November 13 – December 23, 2010
My work is driven by images which are burned into my memory and which persistently resurface.
I recreate these images by building small-scale scenes quickly and intuitively from readily available, found materials. Continuously undoing and re-doing, I allow my imagination to fill gaps in my knowledge or to completely transform the image. I then photograph the scenes, finally printing them as photogravures. Cleared of superfluous detail by time, and altered during their recreation, the remembered images take on a timeless, archetypal quality.
In the “Piranesi” project, I celebrate both the artistic process and my own lineage as printmaker. From a singular starting point – the memory of Giovanni Batista Piranesi’s Carceri print series of imaginary prisions – I developed my own imaginary space, which I document and assemble into a stop motion animation film accompanied with music by Elizabeth Brown. From the photographs of a model, I produce photogravure plates, which, inspired by Piranesi, I then rework into a second version. Like “Piranesi”, who was influenced by the Roman ruins in the creation of his imaginary prisons, I bring my own experiences and memories into my created world through a process which is similar to the constant transformations that cities like New York or Rome have undergone. Building everything with found materials and reusing my own sculptures, plates, video, and prints, Piranesi is the product of a continuous and multi-layered rebuilding of an imaginary world formed by glimpses of the past.
– Lothar Osterburg, 2010
Lothar Osterburg is a sculptor, photographer, animator, and a master printer in etching and photogravure. Since 1993, he has been running his own studio in New York City, where he has collaborated with Adam Fuss, Lee Friedlander, Laurie Simmons, and many more. A three-time MacDowell Colony Fellow, Osterburg was a resident at the Virginia Center for the Creative Arts, the Liguria Studies Center, and Anderson Ranch. His work has been shown at venues such as the Fitchburg Museum of Art (Fitchburg, MA), the 2nd Print Biennial at ICPNA (Lima, Peru), Moeller Fine Art and Lesley Heller Gallery (both in NYC). His work is in the collections of the New York Public Library, the Art Institute of Chicago, and the Fine Arts Museum of Houston, among others. Awards include a 2010 John Simon Guggenheim Memorial Foundation Fellowship, a 2010 Academy Award in Art from the American Academy of Arts and Letters, and two NYFA grants. He has taught at Bard College since 1999 and at Cooper Union since 2002.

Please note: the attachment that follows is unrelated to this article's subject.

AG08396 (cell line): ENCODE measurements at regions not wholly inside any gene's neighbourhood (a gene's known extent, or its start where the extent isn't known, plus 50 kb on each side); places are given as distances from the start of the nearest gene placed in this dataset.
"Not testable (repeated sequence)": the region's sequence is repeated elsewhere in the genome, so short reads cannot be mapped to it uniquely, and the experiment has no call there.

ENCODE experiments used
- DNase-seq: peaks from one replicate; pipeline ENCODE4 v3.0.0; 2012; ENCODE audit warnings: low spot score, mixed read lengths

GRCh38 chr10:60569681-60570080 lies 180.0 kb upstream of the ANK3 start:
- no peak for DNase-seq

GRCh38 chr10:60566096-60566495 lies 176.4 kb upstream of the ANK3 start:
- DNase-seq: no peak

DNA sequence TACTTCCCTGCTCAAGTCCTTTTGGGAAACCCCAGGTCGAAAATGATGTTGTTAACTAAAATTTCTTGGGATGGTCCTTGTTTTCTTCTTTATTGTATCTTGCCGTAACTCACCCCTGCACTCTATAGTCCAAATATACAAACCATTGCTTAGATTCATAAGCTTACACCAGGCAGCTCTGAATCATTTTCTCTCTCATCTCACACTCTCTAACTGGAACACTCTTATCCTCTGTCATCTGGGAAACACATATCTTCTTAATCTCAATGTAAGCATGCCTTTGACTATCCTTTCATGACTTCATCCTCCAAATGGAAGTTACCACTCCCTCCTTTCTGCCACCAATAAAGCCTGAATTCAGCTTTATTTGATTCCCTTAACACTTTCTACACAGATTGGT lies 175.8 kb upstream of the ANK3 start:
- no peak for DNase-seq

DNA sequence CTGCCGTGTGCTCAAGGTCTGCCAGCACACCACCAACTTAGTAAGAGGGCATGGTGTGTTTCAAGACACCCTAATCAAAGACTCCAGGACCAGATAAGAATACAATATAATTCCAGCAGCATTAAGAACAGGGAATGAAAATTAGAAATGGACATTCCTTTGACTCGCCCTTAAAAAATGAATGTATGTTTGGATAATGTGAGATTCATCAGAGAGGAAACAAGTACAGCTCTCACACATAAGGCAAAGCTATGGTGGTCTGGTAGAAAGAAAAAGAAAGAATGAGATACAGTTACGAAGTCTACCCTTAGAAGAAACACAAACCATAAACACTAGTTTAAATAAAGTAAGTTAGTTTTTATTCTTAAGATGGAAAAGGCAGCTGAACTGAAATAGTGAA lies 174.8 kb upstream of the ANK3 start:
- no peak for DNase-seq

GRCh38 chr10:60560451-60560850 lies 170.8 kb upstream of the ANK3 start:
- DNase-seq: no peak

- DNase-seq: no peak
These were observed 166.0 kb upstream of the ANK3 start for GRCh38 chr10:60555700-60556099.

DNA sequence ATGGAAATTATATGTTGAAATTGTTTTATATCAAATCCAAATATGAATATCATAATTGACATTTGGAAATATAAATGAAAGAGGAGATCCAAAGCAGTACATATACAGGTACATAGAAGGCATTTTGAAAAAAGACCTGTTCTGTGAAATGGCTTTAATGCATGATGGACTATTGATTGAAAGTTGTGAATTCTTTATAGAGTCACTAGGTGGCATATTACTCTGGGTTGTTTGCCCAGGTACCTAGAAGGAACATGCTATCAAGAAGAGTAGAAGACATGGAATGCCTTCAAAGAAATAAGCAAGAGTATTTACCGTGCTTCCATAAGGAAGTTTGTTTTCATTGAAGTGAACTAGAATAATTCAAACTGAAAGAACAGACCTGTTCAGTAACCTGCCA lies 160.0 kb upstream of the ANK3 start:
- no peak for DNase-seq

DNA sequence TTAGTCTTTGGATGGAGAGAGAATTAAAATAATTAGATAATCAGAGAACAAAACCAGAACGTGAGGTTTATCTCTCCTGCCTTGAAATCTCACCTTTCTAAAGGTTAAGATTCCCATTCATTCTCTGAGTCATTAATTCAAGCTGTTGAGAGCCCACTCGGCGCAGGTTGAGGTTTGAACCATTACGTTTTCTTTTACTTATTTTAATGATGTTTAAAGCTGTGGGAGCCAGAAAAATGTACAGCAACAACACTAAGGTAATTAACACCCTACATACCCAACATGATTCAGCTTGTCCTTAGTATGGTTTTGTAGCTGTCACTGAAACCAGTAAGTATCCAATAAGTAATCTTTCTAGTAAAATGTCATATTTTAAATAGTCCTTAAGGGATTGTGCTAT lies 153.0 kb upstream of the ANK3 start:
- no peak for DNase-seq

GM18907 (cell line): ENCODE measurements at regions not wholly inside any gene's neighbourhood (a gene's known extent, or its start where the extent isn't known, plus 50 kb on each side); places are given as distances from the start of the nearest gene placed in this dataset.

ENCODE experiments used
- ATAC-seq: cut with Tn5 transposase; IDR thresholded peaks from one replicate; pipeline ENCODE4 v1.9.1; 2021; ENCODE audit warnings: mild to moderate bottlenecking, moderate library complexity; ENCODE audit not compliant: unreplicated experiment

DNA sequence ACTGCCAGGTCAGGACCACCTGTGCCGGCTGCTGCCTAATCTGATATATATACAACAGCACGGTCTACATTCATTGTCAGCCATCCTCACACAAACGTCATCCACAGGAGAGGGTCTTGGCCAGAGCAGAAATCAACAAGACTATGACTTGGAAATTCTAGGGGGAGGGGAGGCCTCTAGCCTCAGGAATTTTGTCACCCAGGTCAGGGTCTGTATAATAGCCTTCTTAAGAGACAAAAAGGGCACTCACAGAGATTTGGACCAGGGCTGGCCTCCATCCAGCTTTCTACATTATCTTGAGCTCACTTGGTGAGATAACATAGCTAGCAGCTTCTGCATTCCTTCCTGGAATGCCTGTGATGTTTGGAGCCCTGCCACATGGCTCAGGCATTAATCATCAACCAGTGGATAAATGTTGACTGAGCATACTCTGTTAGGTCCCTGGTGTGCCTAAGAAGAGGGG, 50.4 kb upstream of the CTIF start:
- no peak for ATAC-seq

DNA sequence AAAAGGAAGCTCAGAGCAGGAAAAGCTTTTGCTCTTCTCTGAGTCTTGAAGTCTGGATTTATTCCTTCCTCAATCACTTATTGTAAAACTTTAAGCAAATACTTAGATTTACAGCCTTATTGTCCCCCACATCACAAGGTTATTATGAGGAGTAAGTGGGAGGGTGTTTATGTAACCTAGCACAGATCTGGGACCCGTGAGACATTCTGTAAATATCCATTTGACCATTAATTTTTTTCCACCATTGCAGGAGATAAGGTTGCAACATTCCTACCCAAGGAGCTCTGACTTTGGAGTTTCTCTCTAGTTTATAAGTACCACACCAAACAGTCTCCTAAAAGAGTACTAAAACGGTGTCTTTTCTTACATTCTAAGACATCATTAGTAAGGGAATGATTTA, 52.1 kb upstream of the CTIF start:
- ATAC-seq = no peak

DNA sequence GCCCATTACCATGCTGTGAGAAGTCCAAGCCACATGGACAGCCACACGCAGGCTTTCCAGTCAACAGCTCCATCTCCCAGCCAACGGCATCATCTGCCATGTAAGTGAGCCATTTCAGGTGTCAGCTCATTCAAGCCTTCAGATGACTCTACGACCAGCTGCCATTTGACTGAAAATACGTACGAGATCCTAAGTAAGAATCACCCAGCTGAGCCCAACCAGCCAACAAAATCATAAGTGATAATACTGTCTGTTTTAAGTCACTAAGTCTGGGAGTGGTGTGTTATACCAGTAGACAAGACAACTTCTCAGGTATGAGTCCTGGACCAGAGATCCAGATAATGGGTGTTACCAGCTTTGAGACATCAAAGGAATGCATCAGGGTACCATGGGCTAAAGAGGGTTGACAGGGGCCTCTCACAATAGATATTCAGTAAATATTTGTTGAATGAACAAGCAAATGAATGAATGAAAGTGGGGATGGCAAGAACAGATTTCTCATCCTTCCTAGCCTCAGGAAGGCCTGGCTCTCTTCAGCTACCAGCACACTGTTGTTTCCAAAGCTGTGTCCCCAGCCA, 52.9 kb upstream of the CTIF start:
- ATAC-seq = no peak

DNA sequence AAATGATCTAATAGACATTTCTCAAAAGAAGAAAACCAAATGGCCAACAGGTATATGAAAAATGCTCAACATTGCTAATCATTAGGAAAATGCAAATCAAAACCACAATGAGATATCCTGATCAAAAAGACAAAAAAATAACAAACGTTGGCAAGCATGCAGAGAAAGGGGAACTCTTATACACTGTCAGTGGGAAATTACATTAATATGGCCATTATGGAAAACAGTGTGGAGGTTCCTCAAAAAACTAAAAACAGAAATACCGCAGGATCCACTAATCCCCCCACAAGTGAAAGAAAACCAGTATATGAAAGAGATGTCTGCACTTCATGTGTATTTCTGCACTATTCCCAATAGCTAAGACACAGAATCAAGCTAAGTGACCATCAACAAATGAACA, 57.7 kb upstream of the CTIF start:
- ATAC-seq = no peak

About the Process
Photogravure is an intaglio printmaking process or photo-mechanical process known for producing rich blacks and infinite grays.
To produce a photogravure, a copper plate is coated with a light-sensitive gelatin tissue which had been exposed to a film positive, and then etched, resulting in a high quality intaglio print that can reproduce the detail and continuous tones of a photograph.
The earliest forms of photogravure were developed in the 1830s by the original pioneers of photography itself, Henry Fox Talbot in England and NicÈphore NiÈpce in France. They were seeking a means to make prints that would not fade, by creating photographic images on plates that could then be etched. The etched plates could then be printed using a traditional printing press. These early images were among the first photographs, pre-dating daguerreotypes and the later wet-collodion photographic processes. Fox Talbot worked on extending the process in the 1850s and patented it in 1852 (‘photographic engraving’) and 1858 (‘photoglyphic engraving’).